Emma Kraus is not your typical student athlete. Unlike the other members of the Wakefield softball team, Kraus does not attend Wakefield High. She has been home schooled from the start and it has not deterred her from playing the game she loves.
Before joining Wakefield Little League softball, Kraus played in the backyard with her brother and played pickup games with other home schoolers. She joined Little League when she was nine and has stuck with it ever since.
Last year when she reached the high school age, Kraus, 16, decided she wanted to play for the high school. After a discussion with the superintendant and a lot of paperwork, she was allowed to join the team. Veteran coach Richard Quattrocchi was thrilled.
“She had played in the Little League system for years and so many people said great things about her,” said Quattrocchi. “Coaches told me that she would be the starting third baseman. They were absolutely right.”
Kraus has made her presence known. As a two-year starter, she’s helped the No. 9 Warriors to the top spot in the Middlesex League, a huge feat considering they finished 10-10 last year. Wakefield is off to an 8-1 start, with Kraus serving as the team’s offensive spark. As the leadoff hitter she’s batting .518, has scored 18 runs, knocked in 18 RBIs, stolen 9 bases, and has a .780 on-base percentage.
“She’s the fastest kid on the team ,” said Quattrocchi. “She has everything and she’s so down to Earth and very humble. The kids love her.”
A typical school day for Kraus varies. The home-schooling method Kraus follows is called the “unschooling process.” It gives students the opportunity to choose what they’d like to learn and pursue fields they’re interested in. Two days a week Kraus takes a psychology class at North Shore Community College and other days she focuses on subjects required to get into college. She would like to go to college and play softball at the collegiate level just like her teammates.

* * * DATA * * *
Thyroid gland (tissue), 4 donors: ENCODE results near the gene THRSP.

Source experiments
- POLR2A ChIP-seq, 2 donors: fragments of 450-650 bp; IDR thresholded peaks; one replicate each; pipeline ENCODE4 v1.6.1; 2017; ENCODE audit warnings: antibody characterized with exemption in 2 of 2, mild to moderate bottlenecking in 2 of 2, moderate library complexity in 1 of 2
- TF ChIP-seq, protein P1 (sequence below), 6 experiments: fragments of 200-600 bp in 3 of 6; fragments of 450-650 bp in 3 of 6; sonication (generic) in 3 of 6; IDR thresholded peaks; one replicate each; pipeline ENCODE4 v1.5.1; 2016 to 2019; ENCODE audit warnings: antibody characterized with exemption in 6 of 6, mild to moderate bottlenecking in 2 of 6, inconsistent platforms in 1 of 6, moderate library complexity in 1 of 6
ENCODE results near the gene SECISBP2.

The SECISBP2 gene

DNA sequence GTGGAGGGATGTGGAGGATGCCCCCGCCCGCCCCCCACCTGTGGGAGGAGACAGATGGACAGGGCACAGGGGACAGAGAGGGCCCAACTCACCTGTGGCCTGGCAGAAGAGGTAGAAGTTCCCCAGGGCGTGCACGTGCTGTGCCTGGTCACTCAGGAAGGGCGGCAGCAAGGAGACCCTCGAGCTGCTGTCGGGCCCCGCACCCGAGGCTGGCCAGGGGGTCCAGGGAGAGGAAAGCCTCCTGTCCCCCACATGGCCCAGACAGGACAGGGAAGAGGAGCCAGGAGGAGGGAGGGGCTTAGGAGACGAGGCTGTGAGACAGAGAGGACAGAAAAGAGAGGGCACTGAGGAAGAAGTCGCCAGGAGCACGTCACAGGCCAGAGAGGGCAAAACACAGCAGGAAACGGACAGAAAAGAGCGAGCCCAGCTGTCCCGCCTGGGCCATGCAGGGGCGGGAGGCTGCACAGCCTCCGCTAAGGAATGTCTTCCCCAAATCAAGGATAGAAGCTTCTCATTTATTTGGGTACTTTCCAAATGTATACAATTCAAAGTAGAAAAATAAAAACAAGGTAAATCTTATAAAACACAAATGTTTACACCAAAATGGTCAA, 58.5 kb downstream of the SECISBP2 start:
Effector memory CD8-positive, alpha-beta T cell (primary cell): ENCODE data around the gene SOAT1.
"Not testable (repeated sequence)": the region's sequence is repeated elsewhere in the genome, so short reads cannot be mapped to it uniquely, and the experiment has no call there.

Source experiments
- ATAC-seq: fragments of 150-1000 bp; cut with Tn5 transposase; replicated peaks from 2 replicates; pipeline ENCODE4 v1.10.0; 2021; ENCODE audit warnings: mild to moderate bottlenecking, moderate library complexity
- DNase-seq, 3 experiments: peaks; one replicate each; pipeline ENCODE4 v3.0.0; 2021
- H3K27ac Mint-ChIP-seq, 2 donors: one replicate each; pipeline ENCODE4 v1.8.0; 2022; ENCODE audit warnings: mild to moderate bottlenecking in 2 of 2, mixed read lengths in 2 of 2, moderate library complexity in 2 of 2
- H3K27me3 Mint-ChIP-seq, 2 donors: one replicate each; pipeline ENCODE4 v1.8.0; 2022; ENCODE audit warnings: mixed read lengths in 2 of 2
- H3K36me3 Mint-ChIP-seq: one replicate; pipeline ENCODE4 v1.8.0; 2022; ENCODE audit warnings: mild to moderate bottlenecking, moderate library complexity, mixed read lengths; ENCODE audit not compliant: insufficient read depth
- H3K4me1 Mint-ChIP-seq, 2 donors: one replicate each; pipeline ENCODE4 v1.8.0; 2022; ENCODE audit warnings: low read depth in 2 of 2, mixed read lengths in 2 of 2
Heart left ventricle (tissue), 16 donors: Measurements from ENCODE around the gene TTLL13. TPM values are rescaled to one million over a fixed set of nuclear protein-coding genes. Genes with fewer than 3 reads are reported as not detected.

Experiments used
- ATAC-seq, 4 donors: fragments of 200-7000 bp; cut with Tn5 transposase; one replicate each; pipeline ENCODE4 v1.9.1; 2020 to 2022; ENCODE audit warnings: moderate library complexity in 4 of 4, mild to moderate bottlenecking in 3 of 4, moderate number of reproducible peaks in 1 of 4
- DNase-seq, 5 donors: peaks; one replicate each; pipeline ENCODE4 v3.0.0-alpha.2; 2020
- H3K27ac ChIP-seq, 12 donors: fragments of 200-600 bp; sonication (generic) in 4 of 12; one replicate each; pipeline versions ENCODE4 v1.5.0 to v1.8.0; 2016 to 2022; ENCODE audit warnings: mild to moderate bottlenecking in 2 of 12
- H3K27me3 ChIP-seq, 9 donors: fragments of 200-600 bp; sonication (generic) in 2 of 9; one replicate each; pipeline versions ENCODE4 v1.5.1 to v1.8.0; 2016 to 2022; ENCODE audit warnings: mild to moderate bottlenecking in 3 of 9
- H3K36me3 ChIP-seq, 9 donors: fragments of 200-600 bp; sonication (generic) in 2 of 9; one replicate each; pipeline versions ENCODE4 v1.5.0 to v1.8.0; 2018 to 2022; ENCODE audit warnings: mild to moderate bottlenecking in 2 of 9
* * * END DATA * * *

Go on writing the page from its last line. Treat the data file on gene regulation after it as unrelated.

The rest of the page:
In addition to playing softball, Kraus is also a member of 4-H and volunteers her time teaching classes on how to make cameras. She also works with a program called the Memory Project, which sends photos to orphans in Haiti.
“I have a very busy spring,” said Kraus. “A lot of people perceive home schoolers as being home all the time. But I’m always out learning and going to places and taking different classes. It’s different from what people think. I don’t sit down all day in my pajamas. I go out and learn.”
When she is on the field or with her teammates, she is treated the same as if she went to Wakefield High. Senior captain Marissa Wardwell, who has known Kraus since Little League, said it doesn’t make a difference that Kraus is home schooled.
“She’s there for everything we do as a team together,” said Wardwell. “She’s talented and aggressive. We’re confident in her. She’s very friendly , approachable, and very social. You’d never know she’s home schooled. She’s the same as everyone else on the team.”
Kraus said it’s easy for her to fit in with the other girls on the team because they all share the same goal.
“We’re all out there to win,” she said. “All my friends on the team go to school and I don’t. However we all want to win and have fun. Right now we’re playing good softball and having fun with it.”
She added, “Wakefield high has been extremely welcoming to me and I’m very grateful for that.
Games of the Week
No. 1 Milford vs. No. 14 North Attleboro, Monday, 3:30 p.m. — The Rocketeers (6-1) will try to stop the top-ranked Scarlet Hawks (10-0), led by Gatorade Player of the Year Shannon Smith. Milford has allowed only one run all season.
Methuen at No. 13 Dracut, Monday, 3:30 p.m. — The 6-3 Middies will be in the hunt for a Merrrmicak Valley victory after dropping a 4-3, 10-inning decision to Chelmsford Friday.
No 12. Central Catholic at Tewksbury, Monday 3:45 p.m. — This MVL matchup will feature a pitchers duel between Central Catholic’s Olivia Antczak and Shannon McLaughlin.
No.17 Abington at Carver, Monday, 3:45 p.m. — Both South powerhouses made state final appearances last year.